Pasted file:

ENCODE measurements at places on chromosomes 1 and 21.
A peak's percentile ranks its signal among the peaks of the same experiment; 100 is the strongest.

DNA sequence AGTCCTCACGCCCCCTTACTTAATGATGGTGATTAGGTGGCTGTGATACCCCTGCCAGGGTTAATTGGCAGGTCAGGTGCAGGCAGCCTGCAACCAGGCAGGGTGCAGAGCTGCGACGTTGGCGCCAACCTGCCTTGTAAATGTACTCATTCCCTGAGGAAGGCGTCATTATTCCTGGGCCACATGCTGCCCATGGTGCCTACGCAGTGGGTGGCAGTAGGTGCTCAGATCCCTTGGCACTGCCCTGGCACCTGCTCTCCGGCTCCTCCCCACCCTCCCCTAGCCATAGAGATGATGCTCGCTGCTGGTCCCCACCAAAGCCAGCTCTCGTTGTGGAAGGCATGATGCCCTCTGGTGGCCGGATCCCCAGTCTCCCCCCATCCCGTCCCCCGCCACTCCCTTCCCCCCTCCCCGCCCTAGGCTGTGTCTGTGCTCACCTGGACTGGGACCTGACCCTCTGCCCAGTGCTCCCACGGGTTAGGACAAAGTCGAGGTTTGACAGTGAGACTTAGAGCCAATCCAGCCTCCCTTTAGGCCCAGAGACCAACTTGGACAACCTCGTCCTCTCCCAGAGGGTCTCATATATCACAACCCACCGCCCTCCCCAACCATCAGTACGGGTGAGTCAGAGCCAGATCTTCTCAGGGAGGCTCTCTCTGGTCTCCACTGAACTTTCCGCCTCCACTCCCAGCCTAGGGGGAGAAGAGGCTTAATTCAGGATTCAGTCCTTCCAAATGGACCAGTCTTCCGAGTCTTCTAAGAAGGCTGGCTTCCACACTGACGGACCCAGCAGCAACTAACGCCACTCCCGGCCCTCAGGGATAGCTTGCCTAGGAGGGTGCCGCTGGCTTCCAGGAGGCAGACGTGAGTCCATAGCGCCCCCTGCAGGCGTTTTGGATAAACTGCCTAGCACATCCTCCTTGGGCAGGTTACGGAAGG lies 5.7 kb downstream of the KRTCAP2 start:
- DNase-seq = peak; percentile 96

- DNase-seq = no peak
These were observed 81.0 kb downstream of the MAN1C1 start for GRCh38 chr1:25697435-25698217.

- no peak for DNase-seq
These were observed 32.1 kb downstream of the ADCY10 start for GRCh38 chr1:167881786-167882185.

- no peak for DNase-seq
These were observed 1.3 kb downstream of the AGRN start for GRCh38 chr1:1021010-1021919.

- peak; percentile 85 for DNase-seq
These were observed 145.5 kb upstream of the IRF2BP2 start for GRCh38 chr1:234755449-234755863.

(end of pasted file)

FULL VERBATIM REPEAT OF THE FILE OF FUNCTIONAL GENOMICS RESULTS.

ENCODE measurements at places on chromosomes 1 and 21.
A peak's percentile ranks its signal among the peaks of the same experiment; 100 is the strongest.

DNA sequence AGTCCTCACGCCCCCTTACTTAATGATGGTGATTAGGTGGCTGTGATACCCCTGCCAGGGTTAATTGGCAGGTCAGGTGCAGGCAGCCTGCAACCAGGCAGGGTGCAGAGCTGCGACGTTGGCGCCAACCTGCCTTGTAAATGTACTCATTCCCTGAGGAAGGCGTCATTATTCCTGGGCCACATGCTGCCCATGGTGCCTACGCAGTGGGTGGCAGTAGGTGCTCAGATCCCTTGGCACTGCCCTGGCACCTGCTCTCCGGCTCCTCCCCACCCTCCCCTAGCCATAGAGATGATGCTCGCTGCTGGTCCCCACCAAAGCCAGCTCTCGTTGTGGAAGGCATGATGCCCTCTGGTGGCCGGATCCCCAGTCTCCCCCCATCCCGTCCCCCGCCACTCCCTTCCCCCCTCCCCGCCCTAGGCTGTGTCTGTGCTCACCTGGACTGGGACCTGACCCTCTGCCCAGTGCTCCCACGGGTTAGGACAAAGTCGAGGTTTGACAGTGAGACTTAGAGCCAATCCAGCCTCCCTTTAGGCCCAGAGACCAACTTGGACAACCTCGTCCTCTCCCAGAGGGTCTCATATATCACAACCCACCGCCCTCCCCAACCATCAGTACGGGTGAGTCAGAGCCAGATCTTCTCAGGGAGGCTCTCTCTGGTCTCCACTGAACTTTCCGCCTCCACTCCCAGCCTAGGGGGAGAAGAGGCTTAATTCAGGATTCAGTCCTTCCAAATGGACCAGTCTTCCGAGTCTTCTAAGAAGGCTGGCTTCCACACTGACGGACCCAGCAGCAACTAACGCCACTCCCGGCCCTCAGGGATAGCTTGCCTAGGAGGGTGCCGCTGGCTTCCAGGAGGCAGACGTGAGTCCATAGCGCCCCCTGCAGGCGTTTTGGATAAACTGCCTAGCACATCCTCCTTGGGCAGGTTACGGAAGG lies 5.7 kb downstream of the KRTCAP2 start:
- DNase-seq = peak; percentile 96

- DNase-seq = no peak
These were observed 81.0 kb downstream of the MAN1C1 start for GRCh38 chr1:25697435-25698217.

- no peak for DNase-seq
These were observed 32.1 kb downstream of the ADCY10 start for GRCh38 chr1:167881786-167882185.

- no peak for DNase-seq
These were observed 1.3 kb downstream of the AGRN start for GRCh38 chr1:1021010-1021919.

- peak; percentile 85 for DNase-seq
These were observed 145.5 kb upstream of the IRF2BP2 start for GRCh38 chr1:234755449-234755863.